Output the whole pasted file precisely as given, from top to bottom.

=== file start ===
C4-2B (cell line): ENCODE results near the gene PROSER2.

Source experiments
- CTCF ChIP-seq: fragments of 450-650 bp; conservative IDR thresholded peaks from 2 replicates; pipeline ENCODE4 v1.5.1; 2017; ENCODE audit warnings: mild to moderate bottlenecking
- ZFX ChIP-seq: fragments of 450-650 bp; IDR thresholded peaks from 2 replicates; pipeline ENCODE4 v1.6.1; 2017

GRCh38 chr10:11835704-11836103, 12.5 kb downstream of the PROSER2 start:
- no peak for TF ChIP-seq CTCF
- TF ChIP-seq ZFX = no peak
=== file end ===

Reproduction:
C4-2B (cell line): ENCODE results near the gene PROSER2.

Source experiments
- CTCF ChIP-seq: fragments of 450-650 bp; conservative IDR thresholded peaks from 2 replicates; pipeline ENCODE4 v1.5.1; 2017; ENCODE audit warnings: mild to moderate bottlenecking
- ZFX ChIP-seq: fragments of 450-650 bp; IDR thresholded peaks from 2 replicates; pipeline ENCODE4 v1.6.1; 2017

GRCh38 chr10:11835704-11836103, 12.5 kb downstream of the PROSER2 start:
- no peak for TF ChIP-seq CTCF
- TF ChIP-seq ZFX = no peak